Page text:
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Re: Message length and caches

From: Adrien W. de Croy <adrien@qbik.com>
Date: Mon, 26 Nov 2012 22:36:45 +0000
To: "Roberto Peon" <grmocg@gmail.com>
Cc: "Willy Tarreau" <w@1wt.eu>, "HTTP Working Group" <ietf-http-wg@w3.org>
Message-Id: <em62d6e00f-7444-4954-82ee-91ec97fe6894@bombed>

in the case I was talking about, the intermediary already chunked the 
data.  So it really has no option when the server closes.  It can't 
close to the client without sending a 0 chunk, since that would turn a 
potentially complete resource into an aborted one.  So it must send the 
0 chunk.

Unless you're going to say any time the intermediary expects the server 
to close it should not chunk the data to the client.

I think we're just stuck with this until 1.2 or 2.0 deprecates the 
mechanism completely.  Has it really been that big a problem?


------ Original Message ------
From: "Roberto Peon" <grmocg@gmail.com>
To: "Adrien W. de Croy" <adrien@qbik.com>
Cc: "Willy Tarreau" <w@1wt.eu>;"HTTP Working Group" 
Sent: 26/11/2012 11:23:30 p.m.
Subject: Re: Message length and caches
>I was understanding that Willy was suggesting that we potentially add 
>a recommendation (or stronger) about what an intermediary should do 
>when it has a response which is framed by connection close.  Specifically, 
>if a response is framed by connection close, then, treat the response 
>as if it was uncacheable and attempt to convey to the client that the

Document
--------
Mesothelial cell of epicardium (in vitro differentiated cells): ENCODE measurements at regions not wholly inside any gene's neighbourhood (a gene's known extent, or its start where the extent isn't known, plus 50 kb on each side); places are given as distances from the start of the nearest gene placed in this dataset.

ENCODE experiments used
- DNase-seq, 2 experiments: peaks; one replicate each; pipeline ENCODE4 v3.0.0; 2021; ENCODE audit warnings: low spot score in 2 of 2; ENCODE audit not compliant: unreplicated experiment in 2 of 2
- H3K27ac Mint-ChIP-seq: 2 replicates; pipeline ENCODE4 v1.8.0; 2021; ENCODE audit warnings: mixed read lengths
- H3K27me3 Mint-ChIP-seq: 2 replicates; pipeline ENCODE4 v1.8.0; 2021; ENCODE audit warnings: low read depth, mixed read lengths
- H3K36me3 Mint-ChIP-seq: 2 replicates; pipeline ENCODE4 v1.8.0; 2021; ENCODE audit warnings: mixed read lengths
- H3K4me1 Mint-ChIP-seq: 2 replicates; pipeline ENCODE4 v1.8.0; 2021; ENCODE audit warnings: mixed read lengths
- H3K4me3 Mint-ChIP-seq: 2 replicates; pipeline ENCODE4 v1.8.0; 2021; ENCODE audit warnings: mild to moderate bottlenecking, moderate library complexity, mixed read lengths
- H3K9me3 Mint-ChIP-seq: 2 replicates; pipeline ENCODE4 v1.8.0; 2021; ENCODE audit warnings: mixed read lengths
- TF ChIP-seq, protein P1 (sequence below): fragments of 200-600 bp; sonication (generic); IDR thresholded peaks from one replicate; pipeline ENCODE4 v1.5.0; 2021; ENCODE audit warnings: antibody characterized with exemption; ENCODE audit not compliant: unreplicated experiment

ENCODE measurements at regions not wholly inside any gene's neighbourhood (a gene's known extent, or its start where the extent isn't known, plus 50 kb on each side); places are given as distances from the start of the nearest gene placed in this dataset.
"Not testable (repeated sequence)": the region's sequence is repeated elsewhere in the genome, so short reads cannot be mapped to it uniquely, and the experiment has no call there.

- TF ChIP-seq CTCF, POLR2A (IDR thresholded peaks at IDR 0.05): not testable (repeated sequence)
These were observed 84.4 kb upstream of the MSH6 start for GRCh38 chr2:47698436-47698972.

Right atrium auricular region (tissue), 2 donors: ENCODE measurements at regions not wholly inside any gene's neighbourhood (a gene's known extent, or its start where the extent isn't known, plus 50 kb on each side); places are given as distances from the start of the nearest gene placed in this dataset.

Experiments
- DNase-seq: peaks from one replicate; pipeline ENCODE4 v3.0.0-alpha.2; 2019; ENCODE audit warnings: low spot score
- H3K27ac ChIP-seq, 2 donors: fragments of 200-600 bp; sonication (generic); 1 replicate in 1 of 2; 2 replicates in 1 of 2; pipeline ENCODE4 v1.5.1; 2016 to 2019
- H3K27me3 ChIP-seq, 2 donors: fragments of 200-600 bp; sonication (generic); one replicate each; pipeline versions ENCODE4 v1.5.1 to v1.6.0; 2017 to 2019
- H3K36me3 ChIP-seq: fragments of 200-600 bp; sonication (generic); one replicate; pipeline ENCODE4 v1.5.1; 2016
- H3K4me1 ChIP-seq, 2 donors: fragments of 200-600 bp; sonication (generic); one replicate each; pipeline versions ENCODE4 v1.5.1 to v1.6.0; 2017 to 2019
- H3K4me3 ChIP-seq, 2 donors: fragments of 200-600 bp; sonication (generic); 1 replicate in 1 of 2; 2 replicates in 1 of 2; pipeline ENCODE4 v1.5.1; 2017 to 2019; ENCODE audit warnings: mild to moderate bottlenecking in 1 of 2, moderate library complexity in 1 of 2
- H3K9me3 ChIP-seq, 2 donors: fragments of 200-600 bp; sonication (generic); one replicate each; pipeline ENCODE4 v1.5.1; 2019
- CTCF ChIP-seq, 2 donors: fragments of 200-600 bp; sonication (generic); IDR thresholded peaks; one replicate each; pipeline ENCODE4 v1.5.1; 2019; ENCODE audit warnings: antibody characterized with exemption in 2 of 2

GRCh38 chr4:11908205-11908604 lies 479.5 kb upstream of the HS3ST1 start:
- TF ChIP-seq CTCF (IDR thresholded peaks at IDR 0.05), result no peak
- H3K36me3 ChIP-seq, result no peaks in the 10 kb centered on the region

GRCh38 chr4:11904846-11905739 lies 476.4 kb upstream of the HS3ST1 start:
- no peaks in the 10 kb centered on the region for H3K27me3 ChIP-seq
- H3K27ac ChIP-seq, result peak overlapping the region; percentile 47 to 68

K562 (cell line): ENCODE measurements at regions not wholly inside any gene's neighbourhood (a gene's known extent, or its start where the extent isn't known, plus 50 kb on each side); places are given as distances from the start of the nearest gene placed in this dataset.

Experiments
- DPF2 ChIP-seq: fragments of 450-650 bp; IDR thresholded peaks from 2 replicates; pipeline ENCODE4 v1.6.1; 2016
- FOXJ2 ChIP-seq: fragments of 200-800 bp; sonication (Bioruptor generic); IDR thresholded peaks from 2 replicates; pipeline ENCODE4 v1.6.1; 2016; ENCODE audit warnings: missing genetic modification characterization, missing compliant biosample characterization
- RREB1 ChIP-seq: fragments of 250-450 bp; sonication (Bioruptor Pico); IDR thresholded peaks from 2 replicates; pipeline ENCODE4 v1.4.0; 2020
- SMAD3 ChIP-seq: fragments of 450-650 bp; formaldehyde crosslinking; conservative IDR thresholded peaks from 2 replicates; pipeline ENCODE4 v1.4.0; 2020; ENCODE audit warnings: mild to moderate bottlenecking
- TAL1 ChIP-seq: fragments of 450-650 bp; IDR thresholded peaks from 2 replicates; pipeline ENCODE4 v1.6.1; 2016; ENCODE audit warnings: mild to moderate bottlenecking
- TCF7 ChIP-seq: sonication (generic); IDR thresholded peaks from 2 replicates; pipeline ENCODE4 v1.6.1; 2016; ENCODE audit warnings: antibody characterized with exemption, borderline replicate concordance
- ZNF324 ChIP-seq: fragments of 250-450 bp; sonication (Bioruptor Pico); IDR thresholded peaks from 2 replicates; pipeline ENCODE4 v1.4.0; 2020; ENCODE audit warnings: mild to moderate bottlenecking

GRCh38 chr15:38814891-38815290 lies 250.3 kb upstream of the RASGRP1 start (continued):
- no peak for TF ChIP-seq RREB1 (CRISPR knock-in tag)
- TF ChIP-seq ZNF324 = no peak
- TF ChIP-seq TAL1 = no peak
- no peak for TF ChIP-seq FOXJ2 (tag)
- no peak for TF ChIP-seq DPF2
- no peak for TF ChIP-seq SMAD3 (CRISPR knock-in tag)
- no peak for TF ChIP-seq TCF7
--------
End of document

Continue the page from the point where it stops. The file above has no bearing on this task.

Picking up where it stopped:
>originator of the response framed with connection close.
>That indication could be accomplished by also framing with connection: 
>close, or it could take the form (if we extend the spec) of a new 
>header of some kind.
>On Mon, Nov 26, 2012 at 12:09 AM, Adrien W. de Croy <adrien@qbik.com> wrote:
> Hi Willy
> it actually gets worse than this.
> Some intermediaries chunk emitted data if the server indicated it 
> would close and sends no C-L (so that the intermediary can keep the 
> client connection alive).
> Since that intermediary can't tell the difference between an abortive 
> and normal close, it will send a 0 chunk on close.
> So the receiver of that message will never know what happened.
> So I agree with Roberto about use of TCP close as a protocol signal, 
> but we're stuck with it.
> Adrien
> ------ Original Message ------
> From: "Willy Tarreau" <w@1wt.eu>
> To: "HTTP Working Group" <ietf-http-wg@w3.org>
> Sent: 26/11/2012 8:35:26 p.m.
> Subject: Message length and caches
>  Hi,
>  When there is no explicit body length in a message, it is terminated 
>  by
>  closing the connection. As we all know, this causes some ambiguity 
>  for
>  the client because it doesn't know whether a response body is 
>  complete
>  or was truncated by anything along the path, including timeouts. Thus
>  I'm wondering if some caches make a difference between such responses
>  or not (eg: a cache could decide not to cache objects terminated this
>  way).
>  The reason is that we recently implemented support for gzip 
>  compression
>  in haproxy and I preferred not to add an explicit response end to
>  messages which did not have one for the reason above. This results in
>  not compressing such responses at all (since we would not emit the
>  trailing gzip header with crc, making all responses appear as 
>  truncated).
>  Do some people think that this practice is paranoid ? Maybe after all
>  we could compress and chunk responses and make the client be certain
>  that the message is complete while we were not. It just makes me feel
>  a bit like lying to the client.
>  Depending on common practices and opinion, I think that we could add
>  a small paragraph in -p1 about this (eg: intermediaries should not
>  re-chunk a close-delimited response).
>  Regards,
>  Willy
Received on Monday, 26 November 2012 22:37:18 UTC

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